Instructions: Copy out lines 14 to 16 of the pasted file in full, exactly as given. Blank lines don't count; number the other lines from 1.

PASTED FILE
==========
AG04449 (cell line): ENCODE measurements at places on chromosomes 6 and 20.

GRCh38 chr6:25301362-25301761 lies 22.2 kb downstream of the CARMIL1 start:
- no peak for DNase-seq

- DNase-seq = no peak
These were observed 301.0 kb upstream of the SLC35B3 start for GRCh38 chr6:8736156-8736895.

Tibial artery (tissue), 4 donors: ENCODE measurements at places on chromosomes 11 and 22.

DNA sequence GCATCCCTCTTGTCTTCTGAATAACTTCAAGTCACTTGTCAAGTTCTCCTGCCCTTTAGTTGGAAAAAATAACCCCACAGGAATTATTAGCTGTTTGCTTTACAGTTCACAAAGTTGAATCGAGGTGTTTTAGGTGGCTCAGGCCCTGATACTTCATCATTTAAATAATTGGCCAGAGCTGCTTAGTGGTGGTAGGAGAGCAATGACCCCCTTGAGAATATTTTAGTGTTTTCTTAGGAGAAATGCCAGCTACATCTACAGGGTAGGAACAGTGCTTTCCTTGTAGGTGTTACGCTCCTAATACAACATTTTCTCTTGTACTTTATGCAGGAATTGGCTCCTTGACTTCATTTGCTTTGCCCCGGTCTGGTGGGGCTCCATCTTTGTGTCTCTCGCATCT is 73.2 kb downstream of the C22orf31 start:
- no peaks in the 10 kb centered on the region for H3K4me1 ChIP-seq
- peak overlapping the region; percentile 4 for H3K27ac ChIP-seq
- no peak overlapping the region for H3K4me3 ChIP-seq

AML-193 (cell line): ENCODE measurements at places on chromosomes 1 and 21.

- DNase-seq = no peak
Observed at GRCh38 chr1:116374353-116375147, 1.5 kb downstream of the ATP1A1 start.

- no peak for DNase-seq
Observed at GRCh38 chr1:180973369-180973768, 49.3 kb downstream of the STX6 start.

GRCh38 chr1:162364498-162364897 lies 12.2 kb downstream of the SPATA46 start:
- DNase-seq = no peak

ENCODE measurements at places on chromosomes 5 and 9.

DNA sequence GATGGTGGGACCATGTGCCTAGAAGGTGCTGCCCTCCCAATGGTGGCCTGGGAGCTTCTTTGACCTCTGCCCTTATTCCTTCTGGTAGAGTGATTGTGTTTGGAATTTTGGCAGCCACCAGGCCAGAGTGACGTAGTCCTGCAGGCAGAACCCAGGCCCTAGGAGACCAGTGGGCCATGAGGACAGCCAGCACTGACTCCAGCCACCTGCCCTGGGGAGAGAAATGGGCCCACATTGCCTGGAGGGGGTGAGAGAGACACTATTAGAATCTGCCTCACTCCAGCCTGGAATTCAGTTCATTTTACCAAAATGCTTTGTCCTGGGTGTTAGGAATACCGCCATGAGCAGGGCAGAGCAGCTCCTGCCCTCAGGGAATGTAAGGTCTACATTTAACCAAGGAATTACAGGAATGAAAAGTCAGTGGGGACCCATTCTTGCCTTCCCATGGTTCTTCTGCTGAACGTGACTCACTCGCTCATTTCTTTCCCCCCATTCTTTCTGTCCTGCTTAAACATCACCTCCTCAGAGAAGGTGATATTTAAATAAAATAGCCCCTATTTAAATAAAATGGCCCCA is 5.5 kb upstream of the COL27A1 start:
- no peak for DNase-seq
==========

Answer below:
- no peak for DNase-seq
Observed at GRCh38 chr1:180973369-180973768, 49.3 kb downstream of the STX6 start.

GRCh38 chr1:162364498-162364897 lies 12.2 kb downstream of the SPATA46 start: